Ageing well and the NHS Long Term Plan

A physiotherapist with a patient

People in England can now expect to live for far longer than ever before, but extra years of life are not always spent in good health. Older people are now more likely to live with multiple and complex long-term conditions, or with frailty or dementia.

The way we provide care and support for the most vulnerable groups of adults therefore needs to change – moving from providing care in hospitals when people are unwell, to supporting people to stay well and recover in their own homes, with the right support in place in their communities.

The NHS Long Term Plan sets out a range of actions to achieve these goals, backed by significant additional investment in primary and community care.

To support people to age well, the NHS Long Term Plan will:

  • Increase investment in primary and community care services by £4.5bn a year by 2023/24.
  • Bring together a wide range of professionals to deliver tailored support in the community, so that people can live independently at home for longer.
  • Invest in developing more rapid community response teams, working between GP surgeries and hospitals, to prevent unnecessary emergency hospital admissions and speed up discharges.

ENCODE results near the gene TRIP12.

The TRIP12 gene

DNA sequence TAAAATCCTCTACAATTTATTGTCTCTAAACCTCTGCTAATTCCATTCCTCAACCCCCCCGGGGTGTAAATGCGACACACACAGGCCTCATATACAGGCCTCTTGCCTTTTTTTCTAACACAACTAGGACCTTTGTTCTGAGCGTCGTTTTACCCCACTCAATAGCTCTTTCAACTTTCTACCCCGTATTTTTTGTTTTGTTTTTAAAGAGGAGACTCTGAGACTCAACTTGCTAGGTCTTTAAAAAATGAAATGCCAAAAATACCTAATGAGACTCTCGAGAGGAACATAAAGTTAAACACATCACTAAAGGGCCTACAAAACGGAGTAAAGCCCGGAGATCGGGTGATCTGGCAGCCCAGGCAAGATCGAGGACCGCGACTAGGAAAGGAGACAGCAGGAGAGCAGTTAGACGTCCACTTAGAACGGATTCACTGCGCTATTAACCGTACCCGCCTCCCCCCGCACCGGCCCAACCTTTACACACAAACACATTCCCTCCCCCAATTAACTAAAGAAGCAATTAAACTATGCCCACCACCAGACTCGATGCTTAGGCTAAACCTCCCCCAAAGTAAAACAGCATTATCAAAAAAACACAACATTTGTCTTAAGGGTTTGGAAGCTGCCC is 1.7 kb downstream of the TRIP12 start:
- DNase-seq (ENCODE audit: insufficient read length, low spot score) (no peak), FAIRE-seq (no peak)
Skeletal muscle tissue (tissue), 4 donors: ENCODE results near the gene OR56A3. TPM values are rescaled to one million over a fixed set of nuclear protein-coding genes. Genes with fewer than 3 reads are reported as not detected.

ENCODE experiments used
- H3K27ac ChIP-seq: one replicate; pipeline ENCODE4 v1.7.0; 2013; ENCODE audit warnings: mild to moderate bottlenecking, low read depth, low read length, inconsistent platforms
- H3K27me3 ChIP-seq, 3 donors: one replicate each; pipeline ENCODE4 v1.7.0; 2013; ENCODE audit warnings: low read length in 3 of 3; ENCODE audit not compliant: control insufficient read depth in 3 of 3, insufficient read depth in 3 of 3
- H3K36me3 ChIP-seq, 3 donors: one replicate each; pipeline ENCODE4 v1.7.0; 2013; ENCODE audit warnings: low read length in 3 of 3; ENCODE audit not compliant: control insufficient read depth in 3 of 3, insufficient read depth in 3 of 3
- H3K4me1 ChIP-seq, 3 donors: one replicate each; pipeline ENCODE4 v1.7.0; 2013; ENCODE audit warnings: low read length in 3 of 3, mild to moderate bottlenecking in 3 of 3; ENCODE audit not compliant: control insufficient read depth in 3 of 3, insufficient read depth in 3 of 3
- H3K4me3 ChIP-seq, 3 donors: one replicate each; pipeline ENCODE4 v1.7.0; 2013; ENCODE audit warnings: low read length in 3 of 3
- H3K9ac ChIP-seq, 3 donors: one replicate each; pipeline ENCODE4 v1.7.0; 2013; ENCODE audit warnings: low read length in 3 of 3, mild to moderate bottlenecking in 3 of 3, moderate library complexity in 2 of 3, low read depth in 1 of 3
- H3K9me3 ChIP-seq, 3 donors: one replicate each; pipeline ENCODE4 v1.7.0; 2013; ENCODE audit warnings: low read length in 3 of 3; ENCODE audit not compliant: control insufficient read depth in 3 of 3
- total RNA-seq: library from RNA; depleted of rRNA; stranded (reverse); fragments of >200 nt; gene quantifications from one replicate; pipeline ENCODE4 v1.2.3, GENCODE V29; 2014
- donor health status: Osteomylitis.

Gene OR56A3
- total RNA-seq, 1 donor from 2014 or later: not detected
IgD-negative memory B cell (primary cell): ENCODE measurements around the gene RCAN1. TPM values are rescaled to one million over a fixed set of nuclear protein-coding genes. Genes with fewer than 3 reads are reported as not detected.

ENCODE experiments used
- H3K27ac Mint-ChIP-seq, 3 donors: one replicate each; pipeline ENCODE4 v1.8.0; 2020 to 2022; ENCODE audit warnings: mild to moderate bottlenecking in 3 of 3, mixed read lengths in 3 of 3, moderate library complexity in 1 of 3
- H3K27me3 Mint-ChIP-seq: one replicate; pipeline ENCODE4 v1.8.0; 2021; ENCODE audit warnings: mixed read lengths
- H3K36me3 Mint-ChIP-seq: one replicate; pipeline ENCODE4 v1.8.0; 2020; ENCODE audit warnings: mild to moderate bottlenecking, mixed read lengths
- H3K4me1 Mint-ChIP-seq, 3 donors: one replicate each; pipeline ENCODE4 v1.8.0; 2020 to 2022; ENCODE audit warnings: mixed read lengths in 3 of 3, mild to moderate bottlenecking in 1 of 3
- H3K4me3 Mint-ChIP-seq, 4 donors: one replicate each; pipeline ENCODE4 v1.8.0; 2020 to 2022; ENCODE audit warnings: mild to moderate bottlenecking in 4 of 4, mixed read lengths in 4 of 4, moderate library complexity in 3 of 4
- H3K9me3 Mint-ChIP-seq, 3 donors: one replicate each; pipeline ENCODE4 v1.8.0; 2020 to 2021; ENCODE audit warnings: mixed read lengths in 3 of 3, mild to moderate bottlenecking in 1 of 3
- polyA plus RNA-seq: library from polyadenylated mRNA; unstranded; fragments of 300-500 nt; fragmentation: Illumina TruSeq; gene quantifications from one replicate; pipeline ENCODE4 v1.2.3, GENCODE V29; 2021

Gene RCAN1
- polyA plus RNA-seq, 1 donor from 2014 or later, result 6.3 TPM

• Upgrade NHS staff support, including GPs and nurses, to people living in care homes.
  • Improve recognition of and support for carers, and provision for people with dementia.
  • Give people and their families more say about the care they receive and where they receive it, particularly towards the end of their lives.

Case study

Analysis of the Wakefield Enhanced Health in Care Homes programme has shown a 27% reduction in ambulance calls from care homes for falls, and a 28% reduction in hospital bed days.

Cambridgeshire Community Services NHS Trust has used a model to identify 800 people who have high health needs, based around the frailty registers of GPs. These people are now proactively supported by multi-disciplinary teams. As a result, acute hospital usage, by these people, has fallen more than the target of 15%.

Integrating care between health and social care partners in Doncaster has reduced the number of unplanned hospital admissions, for people aged 65 and over, for trauma and orthopaedics by around 17% in the last two years.

View our other ageing well case studies.